By Rachel Gore Freed on August 8, 2019
In a global appeal to mark August 9 as the International Day of the World’s Indigenous Peoples, U.N.-appointed experts have identified “nation-building” as largely responsible for “ongoing discrimination” and eradication of Indigenous languages and culture.
As part of UUSC’s emerging climate justice work, we’ve prioritized learning about and centering the experiences, struggles, and wisdom of First and Indigenous Peoples and their communities. In Louisiana and Alaska, for example, we’ve come to understand how First and Indigenous Peoples’ deep ties to their land are a fundamental part of the protection of their culture, language, and identity. We’ve learned how complex the situation is for communities faced with displacement and relocation, given the nature of government-to-government relationships between tribes and the federal government, and the inherent sovereignty of tribal governments. We have so much to learn, and we are very grateful for the patience and leadership of our First and Indigenous partners in this process.
At UUSC we have devoted ourselves to an education and discernment process to understand how we can better amplify our impact as a partner in Indigenous struggles for self-determination and justice. At times, it has been difficult to go against the grain of standard nonprofit sector practices and put ourselves in the background; dominant white culture puts a high value on centering ourselves, and on productivity, and outcomes and we still feel a pull towards these tendencies. But we’ve seen that the very process of building honest, trusting relationships over time is one of our best contributions if we want the durable shifts in power required for lasting change.
Our approach enabled us to be trusted to facilitate and bring together a convening of a group of First and Indigenous leaders in Girdwood, Alaska to discuss the impacts of climate change on their communities, and share their learnings and proposed solutions. This community convening was a powerful opportunity for our partners from Louisiana, Alaska, Washington state, and several Pacific island nations to explore their common challenges and struggles related to sea level rise, climate disasters, extractive industries, access to drinkable water, land rights, and forced displacement (read our report One Story: A Report of the First Peoples’ Convening on Climate Forced Displacement). Out of that convening, these communities were able to develop a powerful declaration articulating their demands for self-determination, cultural preservation, environmental protection, and respect.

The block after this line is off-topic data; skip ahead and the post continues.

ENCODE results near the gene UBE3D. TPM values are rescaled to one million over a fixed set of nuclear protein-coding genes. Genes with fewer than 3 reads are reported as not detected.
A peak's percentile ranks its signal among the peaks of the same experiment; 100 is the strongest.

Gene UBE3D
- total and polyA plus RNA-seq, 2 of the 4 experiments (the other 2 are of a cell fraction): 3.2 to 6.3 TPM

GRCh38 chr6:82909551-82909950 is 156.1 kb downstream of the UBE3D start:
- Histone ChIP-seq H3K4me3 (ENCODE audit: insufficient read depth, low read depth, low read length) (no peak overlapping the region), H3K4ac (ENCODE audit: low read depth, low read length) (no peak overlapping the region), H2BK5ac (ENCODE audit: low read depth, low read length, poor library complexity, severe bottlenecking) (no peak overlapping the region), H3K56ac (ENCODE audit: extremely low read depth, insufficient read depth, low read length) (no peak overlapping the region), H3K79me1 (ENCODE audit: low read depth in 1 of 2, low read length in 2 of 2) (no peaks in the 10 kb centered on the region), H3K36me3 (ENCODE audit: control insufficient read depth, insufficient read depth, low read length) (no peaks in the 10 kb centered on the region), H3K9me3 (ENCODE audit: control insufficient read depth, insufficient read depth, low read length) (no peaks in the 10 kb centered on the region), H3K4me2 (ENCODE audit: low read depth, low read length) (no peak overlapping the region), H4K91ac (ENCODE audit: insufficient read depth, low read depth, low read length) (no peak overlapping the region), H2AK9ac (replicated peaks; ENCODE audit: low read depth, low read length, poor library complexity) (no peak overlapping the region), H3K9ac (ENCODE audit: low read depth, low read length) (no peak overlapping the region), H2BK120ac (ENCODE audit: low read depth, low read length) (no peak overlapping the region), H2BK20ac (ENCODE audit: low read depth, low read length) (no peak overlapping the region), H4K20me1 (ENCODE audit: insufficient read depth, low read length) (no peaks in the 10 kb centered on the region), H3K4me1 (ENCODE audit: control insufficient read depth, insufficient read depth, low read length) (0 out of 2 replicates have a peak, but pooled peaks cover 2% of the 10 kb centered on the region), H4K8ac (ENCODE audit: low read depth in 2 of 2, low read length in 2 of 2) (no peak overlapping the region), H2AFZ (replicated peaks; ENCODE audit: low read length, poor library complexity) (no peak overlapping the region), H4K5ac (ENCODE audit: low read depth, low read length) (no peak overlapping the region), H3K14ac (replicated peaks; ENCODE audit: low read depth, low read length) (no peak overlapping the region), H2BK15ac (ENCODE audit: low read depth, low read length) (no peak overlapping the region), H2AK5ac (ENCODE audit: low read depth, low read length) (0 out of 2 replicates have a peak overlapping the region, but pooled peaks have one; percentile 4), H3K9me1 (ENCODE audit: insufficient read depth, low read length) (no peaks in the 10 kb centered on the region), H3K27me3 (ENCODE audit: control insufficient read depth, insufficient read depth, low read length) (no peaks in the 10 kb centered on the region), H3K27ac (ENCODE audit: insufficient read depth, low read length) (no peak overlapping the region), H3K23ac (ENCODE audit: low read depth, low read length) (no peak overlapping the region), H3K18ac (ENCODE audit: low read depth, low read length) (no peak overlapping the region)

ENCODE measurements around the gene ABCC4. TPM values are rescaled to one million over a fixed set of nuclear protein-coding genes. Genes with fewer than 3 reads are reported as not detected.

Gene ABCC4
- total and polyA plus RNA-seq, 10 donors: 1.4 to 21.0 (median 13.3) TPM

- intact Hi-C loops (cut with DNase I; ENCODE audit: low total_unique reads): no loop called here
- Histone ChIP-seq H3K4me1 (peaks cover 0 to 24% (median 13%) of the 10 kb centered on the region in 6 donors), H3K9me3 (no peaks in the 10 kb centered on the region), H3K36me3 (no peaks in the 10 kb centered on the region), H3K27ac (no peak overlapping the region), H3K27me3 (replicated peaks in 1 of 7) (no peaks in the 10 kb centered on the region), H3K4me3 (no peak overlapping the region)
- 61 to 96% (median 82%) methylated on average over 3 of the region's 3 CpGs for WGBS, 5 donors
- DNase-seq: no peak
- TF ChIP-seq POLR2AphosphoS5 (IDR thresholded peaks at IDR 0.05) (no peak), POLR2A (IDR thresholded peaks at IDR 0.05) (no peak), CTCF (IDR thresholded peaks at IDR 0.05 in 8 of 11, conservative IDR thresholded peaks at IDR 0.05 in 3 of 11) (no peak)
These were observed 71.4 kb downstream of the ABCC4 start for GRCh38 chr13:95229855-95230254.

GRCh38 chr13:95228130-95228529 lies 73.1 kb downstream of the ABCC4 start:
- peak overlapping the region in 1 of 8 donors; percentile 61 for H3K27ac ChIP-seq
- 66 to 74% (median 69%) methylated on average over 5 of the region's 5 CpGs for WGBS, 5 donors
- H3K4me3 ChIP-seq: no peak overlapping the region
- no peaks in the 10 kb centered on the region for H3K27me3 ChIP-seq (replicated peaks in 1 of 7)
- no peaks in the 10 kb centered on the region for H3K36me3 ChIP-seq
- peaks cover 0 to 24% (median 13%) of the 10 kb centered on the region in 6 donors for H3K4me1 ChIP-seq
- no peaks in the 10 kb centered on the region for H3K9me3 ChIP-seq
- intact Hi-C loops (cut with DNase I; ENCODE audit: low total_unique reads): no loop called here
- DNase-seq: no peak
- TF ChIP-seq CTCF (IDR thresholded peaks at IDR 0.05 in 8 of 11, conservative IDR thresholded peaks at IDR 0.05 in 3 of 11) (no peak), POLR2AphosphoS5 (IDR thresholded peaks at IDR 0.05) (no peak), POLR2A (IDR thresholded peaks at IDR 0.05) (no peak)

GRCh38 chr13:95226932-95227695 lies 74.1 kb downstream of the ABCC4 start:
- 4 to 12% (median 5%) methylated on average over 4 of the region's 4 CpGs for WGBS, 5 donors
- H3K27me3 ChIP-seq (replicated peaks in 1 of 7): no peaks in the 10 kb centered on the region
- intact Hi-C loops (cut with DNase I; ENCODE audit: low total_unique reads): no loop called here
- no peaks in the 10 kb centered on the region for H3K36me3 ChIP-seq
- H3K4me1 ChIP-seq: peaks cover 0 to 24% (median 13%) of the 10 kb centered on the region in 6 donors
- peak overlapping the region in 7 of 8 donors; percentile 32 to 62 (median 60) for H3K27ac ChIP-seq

This year, we also participated in the only panel dedicated to Indigenous issues at the first World Forum on Climate Justice in Glasgow in June. As part of the U.N. celebrations for the International Day of the World Indigenous Peoples, UUSC staff will be traveling to New York to meet with Indigenous leaders and engage in fundamental conversations about the importance of preserving and revitalizing indigenous languages and their crucial role in addressing the contemporary climate crisis. In September, we will co-host two Indigenous-led workshops during the U.N. Climate Change Summit in New York City, and in December we will support the attendance of our Indigenous partners at the 25th United Nations Climate Change Conference of the Parties (COP25) event in Santiago, Chile.
From providing strategic communications support, to collaborating on research projects, to ensuring our Indigenous partners are at the table for negotiations to advocating in support of fair climate change policies, we are deepening our partnerships and learning journeys with our incredible and resilient First and Indigenous partners.
Being accountable to First and Indigenous Peoples and their communities involves more than acknowledging their power and history one day a year or showing up at the U.N. It starts by intentionally learning about the dispossession and genocide that have been whitewashed by dominant false historical narratives, popular culture, and toxic stereotypes perpetuated through the media as well as educational and political institutions. One of the colonizing patterns that perpetuates this exists even in the well-meaning world of nonprofits and NGOs through our communications and narrative.
Changing these patterns means showing up and listening again, and again, and again. It means learning how our power and privilege can be used creatively to challenge colonizing forces and structures. It means being in deep, vulnerable relationships where we are open to accepting and repairing some of the darkest elements of U.S. history. It means taking issues of land and language justice seriously in our operations and programmatic work.
We’d love to hear how you are listening and acting in partnership with Indigenous People in your community. Send us your story at email@example.com.
Photo Credit: Brian Adams on behalf of UUSC
About UUSC: Guided by the belief that all people have inherent worth and dignity, UUSC advances human rights globally by partnering with affected communities who are confronting injustice, mobilizing to challenge oppressive systems, and inspiring and sustaining spiritually grounded activism for justice. We invite you to join us in this journey toward realizing a better future!